Flower mouth shallow bowl and dark brown glaze bowl with white rim from Xicun Huangdi Gang

The Chaozhou Bijiashan kiln also produced a form of Qingbai tall cover boxes.  Similar types were also produced in the Fujian Nanan (南安) kiln.  Xicun also produced such cover boxes but the are of a greyish greenish celadon glaze.

Example of cover box from the Riau wreck. A similar shard from the Bijiashan kiln
 Two more examples from the Riau wreck.

Various forms of Qingbai tall cover boxes from the Bijia Shan kiln

In the Riau wreck, there are many brown green glaze basin-shape vessels with impressed flower.  Such items are products of the Xicun kiln.  The Pulau Buaya wreck also carried some quantity of such vessel.

A brown glaze basin-shaped vessel with impressed flower from the Riau wreck

In the "Riau" wreck, there are also some brownish green jars.  They share common characteristics in term of glaze and paste with the Xicun basin and could also be from Xicun or Qishi kiln.

Brownish green glaze jar with impressed floral decoration.  Similar type found in Nanhai Qishi kiln. 
Glaze of this squat jar degraded but remaining traces show that it is of brownish green colour tone 

In the "Riau" wreck, there is also a form of bulbous jar with brown glaze.  Similar jars were found in the Pulau Buaya wreck.  They should be products from a Guangdong kiln but could not be positively link to any of the known kilns.

Bulbous jar with the brown glaze missing from the Riau wreck

Bulbous jar with Yellowish brown glaze. Similar type were salvaged from the Pulau Buaya wreck. Most probably from unknown Guangdong kiln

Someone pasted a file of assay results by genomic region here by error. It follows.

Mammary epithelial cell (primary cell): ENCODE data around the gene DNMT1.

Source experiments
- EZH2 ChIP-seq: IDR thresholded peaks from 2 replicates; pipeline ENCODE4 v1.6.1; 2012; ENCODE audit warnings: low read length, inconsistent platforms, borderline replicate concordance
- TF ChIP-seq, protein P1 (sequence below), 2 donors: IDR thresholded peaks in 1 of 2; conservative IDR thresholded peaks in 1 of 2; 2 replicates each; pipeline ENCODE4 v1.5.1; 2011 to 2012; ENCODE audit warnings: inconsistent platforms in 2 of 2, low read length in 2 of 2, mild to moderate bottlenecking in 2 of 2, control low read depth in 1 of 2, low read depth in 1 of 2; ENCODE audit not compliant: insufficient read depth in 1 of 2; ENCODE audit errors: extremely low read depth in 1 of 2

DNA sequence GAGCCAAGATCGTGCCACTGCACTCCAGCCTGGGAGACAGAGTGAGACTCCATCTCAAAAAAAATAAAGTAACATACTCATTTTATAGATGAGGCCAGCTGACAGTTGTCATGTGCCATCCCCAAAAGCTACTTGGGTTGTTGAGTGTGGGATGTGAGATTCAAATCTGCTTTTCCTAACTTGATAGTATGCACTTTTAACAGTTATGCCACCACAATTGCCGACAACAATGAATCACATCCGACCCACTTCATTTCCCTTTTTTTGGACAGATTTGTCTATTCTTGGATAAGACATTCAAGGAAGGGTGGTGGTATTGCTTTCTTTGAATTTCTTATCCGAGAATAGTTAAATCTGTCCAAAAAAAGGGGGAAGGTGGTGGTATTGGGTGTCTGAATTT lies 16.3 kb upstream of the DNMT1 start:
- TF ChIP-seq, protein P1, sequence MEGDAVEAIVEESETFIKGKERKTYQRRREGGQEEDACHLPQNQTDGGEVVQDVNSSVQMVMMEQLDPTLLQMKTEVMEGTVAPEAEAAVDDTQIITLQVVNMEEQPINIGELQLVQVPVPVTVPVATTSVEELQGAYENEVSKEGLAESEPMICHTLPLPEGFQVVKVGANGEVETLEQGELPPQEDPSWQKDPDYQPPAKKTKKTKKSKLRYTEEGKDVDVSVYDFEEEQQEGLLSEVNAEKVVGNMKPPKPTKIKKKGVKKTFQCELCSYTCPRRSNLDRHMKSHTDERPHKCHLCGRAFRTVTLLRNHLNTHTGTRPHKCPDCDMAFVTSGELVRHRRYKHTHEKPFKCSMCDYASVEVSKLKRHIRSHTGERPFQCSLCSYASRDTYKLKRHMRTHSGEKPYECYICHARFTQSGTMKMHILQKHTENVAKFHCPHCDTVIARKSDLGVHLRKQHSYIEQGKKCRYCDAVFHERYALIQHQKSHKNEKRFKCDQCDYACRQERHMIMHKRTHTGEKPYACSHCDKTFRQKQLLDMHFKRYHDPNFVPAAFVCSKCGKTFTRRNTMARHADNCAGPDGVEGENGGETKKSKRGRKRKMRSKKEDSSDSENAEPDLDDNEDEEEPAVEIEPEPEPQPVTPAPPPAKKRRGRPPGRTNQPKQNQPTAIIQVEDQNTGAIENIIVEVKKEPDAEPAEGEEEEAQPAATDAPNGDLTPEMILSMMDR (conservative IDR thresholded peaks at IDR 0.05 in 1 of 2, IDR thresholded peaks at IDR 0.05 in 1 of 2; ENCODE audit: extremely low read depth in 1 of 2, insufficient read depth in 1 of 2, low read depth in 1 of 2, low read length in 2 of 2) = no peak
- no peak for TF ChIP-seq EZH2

The kilns in Xicun and Bijiashan also produced Qingbai and brown glaze miniature figurines of western breed dogs and bird whistles for export.  Some example of such dog figurines were excavated in Philippines.

Brown and qingbai glaze miniature dog figurine from Xicun Huangdi Gang


Brown glaze miniature dogs figurine from Bijia Shan kiln

Qingbai dog figurines with brown spots from Bijiashan kiln


Song Guangdong Nanhai Qishi (南海奇石) Kiln Brown Jars

In the Pulau Buaya wreck, there were some quantity of big storage jars with dark brown glaze.  The shoulder has impressed floral motif. Such jars could be found in many of the Southeast Asian ceramics collections.  They are products from the Nanhai Qishi kiln.  There are also those with impressed Chinese characters such as that indicating the year of production,  Zhenghe sixth year (政和六年) ie 1116 A.D , identifying ownership Pan Residence (潘宅) and etc.

Fragment of Big Jar from Nanhai Qishi kiln and with Zhenghe 6th year mark


Another example with similar form from the Cirebon wreck


Rubbings of the impressed markings and drawing of the storage jar based on the finds in the Nanhai Qishi kiln

Certainly there are other Guangdong kilns that produced large jars but generally they have similar glaze characteristics.  Based on current level of information, it is difficult to give a specific kiln attribution. Some examples are illustrated below.

Two examples of othe shape of brown glaze jars from the Cirebon wreck dated to beginning of Northern Song period

Example with incised dragon motif from the Northern Song Intan wreck


Some comments on the Pulau Buaya wreck